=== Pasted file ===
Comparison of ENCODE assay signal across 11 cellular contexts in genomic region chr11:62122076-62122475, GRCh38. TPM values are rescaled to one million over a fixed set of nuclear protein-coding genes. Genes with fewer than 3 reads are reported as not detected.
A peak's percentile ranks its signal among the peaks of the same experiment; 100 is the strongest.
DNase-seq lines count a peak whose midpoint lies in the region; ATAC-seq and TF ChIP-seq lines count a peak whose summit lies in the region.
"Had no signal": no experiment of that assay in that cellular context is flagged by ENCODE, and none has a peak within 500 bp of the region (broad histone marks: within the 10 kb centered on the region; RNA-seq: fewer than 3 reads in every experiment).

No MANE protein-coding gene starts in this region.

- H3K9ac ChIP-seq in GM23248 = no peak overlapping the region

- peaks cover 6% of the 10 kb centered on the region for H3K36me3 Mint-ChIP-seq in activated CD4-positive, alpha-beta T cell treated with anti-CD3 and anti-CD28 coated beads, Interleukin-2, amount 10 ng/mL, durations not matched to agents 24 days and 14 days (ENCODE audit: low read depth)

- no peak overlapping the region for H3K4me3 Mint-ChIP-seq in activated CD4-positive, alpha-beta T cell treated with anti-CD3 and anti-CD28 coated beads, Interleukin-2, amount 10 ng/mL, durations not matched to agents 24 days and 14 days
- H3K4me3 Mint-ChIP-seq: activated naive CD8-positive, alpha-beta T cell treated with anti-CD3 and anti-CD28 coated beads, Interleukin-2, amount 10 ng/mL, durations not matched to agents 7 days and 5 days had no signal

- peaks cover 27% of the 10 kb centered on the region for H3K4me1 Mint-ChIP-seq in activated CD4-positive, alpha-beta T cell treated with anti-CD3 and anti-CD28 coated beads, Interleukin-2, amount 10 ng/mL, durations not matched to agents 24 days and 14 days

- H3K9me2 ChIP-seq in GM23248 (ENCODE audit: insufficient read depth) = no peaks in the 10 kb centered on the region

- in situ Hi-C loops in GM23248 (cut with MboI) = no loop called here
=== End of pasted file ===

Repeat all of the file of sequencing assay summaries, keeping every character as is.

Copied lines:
Comparison of ENCODE assay signal across 11 cellular contexts in genomic region chr11:62122076-62122475, GRCh38. TPM values are rescaled to one million over a fixed set of nuclear protein-coding genes. Genes with fewer than 3 reads are reported as not detected.
A peak's percentile ranks its signal among the peaks of the same experiment; 100 is the strongest.
DNase-seq lines count a peak whose midpoint lies in the region; ATAC-seq and TF ChIP-seq lines count a peak whose summit lies in the region.
"Had no signal": no experiment of that assay in that cellular context is flagged by ENCODE, and none has a peak within 500 bp of the region (broad histone marks: within the 10 kb centered on the region; RNA-seq: fewer than 3 reads in every experiment).

No MANE protein-coding gene starts in this region.

- H3K9ac ChIP-seq in GM23248 = no peak overlapping the region

- peaks cover 6% of the 10 kb centered on the region for H3K36me3 Mint-ChIP-seq in activated CD4-positive, alpha-beta T cell treated with anti-CD3 and anti-CD28 coated beads, Interleukin-2, amount 10 ng/mL, durations not matched to agents 24 days and 14 days (ENCODE audit: low read depth)

- no peak overlapping the region for H3K4me3 Mint-ChIP-seq in activated CD4-positive, alpha-beta T cell treated with anti-CD3 and anti-CD28 coated beads, Interleukin-2, amount 10 ng/mL, durations not matched to agents 24 days and 14 days
- H3K4me3 Mint-ChIP-seq: activated naive CD8-positive, alpha-beta T cell treated with anti-CD3 and anti-CD28 coated beads, Interleukin-2, amount 10 ng/mL, durations not matched to agents 7 days and 5 days had no signal

- peaks cover 27% of the 10 kb centered on the region for H3K4me1 Mint-ChIP-seq in activated CD4-positive, alpha-beta T cell treated with anti-CD3 and anti-CD28 coated beads, Interleukin-2, amount 10 ng/mL, durations not matched to agents 24 days and 14 days

- H3K9me2 ChIP-seq in GM23248 (ENCODE audit: insufficient read depth) = no peaks in the 10 kb centered on the region

- in situ Hi-C loops in GM23248 (cut with MboI) = no loop called here